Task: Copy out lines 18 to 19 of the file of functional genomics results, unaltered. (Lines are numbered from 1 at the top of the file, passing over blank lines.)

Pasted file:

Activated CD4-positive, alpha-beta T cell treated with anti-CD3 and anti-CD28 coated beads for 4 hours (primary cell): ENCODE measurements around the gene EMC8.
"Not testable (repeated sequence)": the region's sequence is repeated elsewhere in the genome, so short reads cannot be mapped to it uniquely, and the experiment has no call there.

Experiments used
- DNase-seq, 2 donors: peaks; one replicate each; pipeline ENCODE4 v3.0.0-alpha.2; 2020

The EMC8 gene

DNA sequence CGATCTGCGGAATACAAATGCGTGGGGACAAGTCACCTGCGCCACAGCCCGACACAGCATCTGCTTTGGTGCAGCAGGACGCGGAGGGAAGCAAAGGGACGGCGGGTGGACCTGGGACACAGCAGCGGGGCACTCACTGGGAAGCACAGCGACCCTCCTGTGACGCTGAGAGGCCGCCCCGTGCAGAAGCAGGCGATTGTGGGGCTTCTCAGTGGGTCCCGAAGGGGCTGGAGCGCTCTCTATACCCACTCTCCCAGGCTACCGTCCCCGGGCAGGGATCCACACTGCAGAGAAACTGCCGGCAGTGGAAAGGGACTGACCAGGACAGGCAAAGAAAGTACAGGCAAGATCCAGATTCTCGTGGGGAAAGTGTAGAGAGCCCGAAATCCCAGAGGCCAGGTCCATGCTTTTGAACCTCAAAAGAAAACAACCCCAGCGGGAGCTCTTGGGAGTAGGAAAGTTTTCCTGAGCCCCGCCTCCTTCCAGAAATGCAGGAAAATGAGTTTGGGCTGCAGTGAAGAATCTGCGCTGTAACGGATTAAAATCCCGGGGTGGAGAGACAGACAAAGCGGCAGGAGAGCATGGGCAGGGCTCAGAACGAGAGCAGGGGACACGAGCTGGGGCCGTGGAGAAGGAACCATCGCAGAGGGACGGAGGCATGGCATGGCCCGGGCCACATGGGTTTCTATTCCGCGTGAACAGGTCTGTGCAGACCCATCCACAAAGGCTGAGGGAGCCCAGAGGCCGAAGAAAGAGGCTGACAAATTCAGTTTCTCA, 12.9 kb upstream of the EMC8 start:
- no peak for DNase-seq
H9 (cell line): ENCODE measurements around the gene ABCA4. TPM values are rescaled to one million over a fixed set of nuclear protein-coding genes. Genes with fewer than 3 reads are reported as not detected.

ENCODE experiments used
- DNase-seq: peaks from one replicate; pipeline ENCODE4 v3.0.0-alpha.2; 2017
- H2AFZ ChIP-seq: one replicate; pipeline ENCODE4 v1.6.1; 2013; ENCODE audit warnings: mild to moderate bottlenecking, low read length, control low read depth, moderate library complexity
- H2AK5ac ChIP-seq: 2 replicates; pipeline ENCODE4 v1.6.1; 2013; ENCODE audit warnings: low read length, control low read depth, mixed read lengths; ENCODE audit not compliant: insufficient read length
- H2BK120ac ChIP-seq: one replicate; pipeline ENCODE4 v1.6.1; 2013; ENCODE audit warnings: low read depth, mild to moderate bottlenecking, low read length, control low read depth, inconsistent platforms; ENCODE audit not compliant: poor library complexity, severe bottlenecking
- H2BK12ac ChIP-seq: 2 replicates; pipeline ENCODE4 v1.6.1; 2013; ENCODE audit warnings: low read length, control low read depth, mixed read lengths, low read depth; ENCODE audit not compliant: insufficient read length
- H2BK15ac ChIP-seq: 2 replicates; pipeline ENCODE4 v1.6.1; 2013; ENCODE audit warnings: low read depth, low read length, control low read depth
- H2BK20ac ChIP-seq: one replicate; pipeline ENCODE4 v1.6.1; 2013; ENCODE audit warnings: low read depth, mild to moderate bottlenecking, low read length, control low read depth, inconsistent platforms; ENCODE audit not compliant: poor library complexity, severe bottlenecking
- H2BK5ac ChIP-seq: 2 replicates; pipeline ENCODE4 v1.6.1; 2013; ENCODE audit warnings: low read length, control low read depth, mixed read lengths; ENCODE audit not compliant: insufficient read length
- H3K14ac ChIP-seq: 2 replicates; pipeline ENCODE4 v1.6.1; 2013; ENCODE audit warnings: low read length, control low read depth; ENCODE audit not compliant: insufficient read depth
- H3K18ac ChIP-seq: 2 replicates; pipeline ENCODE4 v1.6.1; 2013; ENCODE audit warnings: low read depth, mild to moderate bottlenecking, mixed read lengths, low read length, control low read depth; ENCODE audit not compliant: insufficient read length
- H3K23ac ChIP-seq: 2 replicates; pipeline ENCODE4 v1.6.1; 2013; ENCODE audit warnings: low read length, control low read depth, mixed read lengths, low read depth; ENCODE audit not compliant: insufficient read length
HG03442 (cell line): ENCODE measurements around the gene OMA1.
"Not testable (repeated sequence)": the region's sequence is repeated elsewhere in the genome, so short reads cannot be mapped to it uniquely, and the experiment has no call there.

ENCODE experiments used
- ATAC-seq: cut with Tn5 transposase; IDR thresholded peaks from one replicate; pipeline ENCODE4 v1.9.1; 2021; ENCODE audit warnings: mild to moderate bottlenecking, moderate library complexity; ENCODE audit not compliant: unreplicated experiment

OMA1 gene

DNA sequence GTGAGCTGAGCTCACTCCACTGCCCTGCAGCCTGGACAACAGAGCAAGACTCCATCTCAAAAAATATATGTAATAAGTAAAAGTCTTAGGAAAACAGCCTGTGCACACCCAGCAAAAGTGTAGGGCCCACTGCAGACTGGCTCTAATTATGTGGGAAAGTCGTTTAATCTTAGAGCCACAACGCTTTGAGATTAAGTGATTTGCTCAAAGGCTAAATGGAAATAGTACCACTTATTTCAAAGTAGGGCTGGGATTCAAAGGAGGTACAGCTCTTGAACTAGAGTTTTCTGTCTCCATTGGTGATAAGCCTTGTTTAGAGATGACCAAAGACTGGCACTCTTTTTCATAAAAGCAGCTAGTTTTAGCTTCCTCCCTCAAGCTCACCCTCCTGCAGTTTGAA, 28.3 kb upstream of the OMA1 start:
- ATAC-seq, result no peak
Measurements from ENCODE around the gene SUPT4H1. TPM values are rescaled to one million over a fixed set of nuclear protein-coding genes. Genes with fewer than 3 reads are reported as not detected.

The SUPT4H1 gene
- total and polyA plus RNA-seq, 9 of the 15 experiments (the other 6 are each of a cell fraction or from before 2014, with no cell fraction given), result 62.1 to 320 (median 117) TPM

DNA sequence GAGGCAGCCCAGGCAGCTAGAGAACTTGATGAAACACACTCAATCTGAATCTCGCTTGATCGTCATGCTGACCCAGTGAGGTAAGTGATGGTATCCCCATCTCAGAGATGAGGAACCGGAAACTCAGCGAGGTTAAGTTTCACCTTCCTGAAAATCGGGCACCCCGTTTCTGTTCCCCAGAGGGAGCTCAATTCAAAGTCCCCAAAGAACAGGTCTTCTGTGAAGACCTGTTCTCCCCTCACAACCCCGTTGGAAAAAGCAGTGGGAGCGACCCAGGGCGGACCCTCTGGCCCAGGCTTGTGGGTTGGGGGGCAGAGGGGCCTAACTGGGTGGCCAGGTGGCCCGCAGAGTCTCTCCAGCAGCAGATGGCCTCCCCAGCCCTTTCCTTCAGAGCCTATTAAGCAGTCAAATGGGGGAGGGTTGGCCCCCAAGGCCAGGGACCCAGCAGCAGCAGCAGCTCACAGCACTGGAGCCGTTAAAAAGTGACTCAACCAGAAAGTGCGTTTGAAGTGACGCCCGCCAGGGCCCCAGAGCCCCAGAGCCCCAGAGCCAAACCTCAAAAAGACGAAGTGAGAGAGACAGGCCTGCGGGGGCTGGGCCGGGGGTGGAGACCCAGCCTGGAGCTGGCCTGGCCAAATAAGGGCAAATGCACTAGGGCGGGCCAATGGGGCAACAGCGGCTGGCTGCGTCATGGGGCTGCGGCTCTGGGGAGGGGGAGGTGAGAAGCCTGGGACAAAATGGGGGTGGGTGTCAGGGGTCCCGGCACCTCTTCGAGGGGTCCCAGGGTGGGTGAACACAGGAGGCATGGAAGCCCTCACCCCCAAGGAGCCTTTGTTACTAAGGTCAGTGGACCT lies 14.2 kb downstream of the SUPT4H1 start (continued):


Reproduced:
- H3K14ac ChIP-seq: 2 replicates; pipeline ENCODE4 v1.6.1; 2013; ENCODE audit warnings: low read length, control low read depth; ENCODE audit not compliant: insufficient read depth
- H3K18ac ChIP-seq: 2 replicates; pipeline ENCODE4 v1.6.1; 2013; ENCODE audit warnings: low read depth, mild to moderate bottlenecking, mixed read lengths, low read length, control low read depth; ENCODE audit not compliant: insufficient read length